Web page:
plimsole


Also found in: Thesaurus, Wikipedia.

plim·soll

 (plĭm′səl, -sôl′) also plim·sol or plim·sole (-sōl′)
n. Chiefly British
A rubber-soled cloth shoe; a sneaker.

[Probably from the resemblance of its mudguard to a Plimsoll mark.]
Translations

plimsole

, plimsoll
n (Brit) → Turnschuh m
Mentioned in ?
References in periodicals archive ?
Take a nostalgic trip back to a time before rick assessment and child welfare, when teachers could belt you over the backside with a battered plimsole and kids could buy fireworks and light casual bonfires.
I had caught the bug so after a couple of years I went to work as commis chef at the Plimsole Line where I was taken under the wing of Jacques Eza previously the executive Chef at the Savoy Hotel -- he was the man who really taught me how to cook.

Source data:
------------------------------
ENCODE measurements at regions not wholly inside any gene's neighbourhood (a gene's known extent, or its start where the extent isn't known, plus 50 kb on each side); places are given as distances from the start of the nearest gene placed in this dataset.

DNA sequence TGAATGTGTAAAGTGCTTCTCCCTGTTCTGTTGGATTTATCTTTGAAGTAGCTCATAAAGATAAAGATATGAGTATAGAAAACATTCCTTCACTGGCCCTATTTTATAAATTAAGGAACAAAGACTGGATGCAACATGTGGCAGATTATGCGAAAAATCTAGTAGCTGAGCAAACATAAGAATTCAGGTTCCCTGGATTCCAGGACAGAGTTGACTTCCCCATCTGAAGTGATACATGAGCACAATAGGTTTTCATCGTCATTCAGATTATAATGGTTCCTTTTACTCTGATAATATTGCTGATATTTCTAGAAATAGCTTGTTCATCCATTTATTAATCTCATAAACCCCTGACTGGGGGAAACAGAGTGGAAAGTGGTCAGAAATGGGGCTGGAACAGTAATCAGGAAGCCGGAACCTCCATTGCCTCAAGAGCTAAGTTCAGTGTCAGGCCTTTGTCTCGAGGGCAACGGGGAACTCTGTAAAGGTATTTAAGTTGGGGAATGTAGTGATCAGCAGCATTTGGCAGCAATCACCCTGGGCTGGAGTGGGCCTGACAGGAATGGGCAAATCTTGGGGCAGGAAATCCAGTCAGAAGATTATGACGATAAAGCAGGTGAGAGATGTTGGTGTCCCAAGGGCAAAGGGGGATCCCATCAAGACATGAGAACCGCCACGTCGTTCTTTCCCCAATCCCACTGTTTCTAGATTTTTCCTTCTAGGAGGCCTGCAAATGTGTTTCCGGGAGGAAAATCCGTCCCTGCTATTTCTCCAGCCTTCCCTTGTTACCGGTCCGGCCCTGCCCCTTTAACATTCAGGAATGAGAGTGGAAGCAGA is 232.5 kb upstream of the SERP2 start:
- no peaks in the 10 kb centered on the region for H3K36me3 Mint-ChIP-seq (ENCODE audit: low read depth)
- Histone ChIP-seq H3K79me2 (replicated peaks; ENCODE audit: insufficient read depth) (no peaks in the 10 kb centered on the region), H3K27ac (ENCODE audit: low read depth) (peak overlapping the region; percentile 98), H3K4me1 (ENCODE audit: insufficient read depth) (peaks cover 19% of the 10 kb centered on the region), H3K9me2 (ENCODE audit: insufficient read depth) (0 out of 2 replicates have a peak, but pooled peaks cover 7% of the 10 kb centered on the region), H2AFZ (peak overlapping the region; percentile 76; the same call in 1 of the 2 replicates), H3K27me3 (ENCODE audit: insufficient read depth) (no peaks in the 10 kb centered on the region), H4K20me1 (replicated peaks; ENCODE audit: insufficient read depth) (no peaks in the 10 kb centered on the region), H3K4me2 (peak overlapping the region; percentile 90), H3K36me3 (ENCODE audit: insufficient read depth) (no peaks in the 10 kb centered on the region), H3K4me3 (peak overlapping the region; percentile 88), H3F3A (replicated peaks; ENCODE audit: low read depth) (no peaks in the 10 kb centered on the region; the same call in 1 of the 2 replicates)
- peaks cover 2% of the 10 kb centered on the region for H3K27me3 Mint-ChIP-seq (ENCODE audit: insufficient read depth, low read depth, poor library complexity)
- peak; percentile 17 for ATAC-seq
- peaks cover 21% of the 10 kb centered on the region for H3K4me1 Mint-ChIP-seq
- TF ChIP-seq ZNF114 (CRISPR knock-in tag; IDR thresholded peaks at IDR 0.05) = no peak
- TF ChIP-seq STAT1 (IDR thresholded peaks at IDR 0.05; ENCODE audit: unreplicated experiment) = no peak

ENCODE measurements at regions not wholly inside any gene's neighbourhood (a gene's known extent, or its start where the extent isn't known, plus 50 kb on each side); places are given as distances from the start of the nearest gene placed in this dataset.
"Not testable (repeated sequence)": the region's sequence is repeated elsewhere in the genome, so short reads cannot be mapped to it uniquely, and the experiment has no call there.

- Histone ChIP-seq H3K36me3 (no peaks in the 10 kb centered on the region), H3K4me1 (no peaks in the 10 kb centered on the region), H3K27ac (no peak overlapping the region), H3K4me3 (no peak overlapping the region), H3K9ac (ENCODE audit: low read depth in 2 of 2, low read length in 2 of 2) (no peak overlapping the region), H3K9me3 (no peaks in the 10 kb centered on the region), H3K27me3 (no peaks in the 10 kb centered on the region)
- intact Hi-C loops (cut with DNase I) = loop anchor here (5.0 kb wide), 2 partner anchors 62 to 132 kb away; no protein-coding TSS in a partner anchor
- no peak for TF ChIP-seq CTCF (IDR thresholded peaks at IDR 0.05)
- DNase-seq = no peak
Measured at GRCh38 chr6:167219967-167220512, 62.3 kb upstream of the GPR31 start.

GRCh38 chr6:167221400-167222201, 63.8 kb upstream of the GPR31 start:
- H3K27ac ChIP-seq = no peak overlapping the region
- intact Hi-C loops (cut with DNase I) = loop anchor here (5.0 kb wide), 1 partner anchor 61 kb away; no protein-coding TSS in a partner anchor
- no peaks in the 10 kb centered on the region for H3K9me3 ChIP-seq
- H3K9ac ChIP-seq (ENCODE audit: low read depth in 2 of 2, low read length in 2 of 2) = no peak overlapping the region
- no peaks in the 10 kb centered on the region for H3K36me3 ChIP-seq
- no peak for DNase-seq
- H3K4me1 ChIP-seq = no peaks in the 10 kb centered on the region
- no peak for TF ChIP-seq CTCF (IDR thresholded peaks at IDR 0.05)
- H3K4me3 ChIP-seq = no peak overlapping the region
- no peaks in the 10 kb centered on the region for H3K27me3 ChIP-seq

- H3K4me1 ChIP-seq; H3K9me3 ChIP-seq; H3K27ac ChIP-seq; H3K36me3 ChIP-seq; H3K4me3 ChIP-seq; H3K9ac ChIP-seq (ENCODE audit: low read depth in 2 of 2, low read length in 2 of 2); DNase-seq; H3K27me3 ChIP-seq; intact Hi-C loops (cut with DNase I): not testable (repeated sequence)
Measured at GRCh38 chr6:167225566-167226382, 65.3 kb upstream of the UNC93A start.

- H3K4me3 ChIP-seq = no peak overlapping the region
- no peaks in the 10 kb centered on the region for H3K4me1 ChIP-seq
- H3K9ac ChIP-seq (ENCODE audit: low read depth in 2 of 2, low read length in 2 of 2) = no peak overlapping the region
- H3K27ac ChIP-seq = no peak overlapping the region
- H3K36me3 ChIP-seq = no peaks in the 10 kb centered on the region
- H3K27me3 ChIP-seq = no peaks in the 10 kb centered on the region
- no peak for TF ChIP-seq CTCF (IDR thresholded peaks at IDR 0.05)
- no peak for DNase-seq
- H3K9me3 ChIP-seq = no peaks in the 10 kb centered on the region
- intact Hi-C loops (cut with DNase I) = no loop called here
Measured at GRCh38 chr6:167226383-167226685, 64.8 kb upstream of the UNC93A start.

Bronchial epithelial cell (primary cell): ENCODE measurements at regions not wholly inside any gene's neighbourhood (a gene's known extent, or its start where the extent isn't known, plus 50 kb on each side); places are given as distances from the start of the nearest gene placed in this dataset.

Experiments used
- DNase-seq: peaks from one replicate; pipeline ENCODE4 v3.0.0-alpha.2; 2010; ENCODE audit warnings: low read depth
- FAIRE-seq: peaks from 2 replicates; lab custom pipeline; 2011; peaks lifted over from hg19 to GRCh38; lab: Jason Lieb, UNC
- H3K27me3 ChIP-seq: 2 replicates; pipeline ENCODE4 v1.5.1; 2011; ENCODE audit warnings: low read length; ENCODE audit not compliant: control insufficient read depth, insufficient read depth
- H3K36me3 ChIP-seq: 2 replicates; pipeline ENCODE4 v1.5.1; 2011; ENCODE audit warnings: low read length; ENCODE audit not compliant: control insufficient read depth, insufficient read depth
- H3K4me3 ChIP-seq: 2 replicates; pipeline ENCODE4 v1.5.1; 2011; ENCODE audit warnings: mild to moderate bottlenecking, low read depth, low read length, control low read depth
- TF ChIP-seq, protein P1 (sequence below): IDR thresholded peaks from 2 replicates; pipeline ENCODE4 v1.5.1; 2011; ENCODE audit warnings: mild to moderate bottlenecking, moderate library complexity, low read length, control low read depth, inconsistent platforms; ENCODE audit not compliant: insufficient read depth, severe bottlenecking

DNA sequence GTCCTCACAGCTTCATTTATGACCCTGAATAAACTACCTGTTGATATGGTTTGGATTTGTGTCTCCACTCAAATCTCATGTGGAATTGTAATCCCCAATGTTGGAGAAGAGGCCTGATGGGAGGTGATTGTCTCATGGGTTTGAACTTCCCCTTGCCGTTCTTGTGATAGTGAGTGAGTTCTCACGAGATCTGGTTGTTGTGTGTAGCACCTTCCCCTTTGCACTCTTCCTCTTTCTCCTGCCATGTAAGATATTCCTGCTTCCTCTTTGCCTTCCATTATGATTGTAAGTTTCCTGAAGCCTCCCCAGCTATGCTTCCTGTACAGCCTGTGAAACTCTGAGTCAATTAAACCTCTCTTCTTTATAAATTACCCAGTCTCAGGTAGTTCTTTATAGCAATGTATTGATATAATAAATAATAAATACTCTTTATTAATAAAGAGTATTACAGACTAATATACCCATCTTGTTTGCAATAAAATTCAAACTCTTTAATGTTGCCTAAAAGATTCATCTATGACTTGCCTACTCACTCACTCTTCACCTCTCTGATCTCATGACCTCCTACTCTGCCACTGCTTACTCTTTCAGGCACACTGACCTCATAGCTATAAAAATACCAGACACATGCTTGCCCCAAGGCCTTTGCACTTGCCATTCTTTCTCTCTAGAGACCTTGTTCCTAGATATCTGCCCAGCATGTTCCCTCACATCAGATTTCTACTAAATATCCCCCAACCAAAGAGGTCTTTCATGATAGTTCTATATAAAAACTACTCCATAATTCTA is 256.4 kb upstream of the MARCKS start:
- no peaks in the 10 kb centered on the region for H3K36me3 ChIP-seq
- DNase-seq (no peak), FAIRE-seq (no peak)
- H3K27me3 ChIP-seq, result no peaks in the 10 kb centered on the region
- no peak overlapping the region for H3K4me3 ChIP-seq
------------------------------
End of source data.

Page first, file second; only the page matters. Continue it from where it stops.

George Best, 67, a former science teacher and acting head of education at Headlands - a residential school for problem youngsters in Penarth - unlawfully slapped one boy with his hand and two others with a plimsole.
Now the leaning is towards all the complications of a plimsole.
Men in bowler hats and tweed jackets, ladies in jodhpurs and riding boots and teenagers dressed almost regimentally in Abercrombie shirts and plimsole trainers.
The Earles lived in Plimsole Street, Wavertree, in 1997.
The winning margins were tight, with unlucky finalists Croaker, Leamington funk-soul outfit Souler Rhythm and Nuneaton guitar kings Plimsole all turning in fine performances.
STYLE TIP: A white plimsole is the essential shoe for this laid-back look.
He's pictured with the teams and Marton Football Club chairman, Ron Gordon; WHO: Paul Tidy of Saltburn celebrated his 42nd birthday with friends and family at the Plimsole Line in Redcar.
Rivals Plimsole, also from Nuneaton, will be hoping their classic guitar grooves win over the judging panel.
Another friend was Ken Mountfield, of 13 Plimsole Street, Edge Hill.